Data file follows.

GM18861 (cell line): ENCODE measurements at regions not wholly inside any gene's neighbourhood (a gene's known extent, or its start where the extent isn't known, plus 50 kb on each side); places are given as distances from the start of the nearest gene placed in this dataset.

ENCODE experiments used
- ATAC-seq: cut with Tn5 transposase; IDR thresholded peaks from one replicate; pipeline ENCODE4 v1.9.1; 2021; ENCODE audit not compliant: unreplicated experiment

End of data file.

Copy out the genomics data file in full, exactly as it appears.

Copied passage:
GM18861 (cell line): ENCODE measurements at regions not wholly inside any gene's neighbourhood (a gene's known extent, or its start where the extent isn't known, plus 50 kb on each side); places are given as distances from the start of the nearest gene placed in this dataset.

ENCODE experiments used
- ATAC-seq: cut with Tn5 transposase; IDR thresholded peaks from one replicate; pipeline ENCODE4 v1.9.1; 2021; ENCODE audit not compliant: unreplicated experiment